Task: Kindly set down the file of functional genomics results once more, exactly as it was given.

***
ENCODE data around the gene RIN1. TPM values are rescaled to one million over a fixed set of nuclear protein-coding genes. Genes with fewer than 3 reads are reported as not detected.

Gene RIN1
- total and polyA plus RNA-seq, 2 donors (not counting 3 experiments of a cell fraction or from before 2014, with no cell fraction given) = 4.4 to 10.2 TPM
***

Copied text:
ENCODE data around the gene RIN1. TPM values are rescaled to one million over a fixed set of nuclear protein-coding genes. Genes with fewer than 3 reads are reported as not detected.

Gene RIN1
- total and polyA plus RNA-seq, 2 donors (not counting 3 experiments of a cell fraction or from before 2014, with no cell fraction given) = 4.4 to 10.2 TPM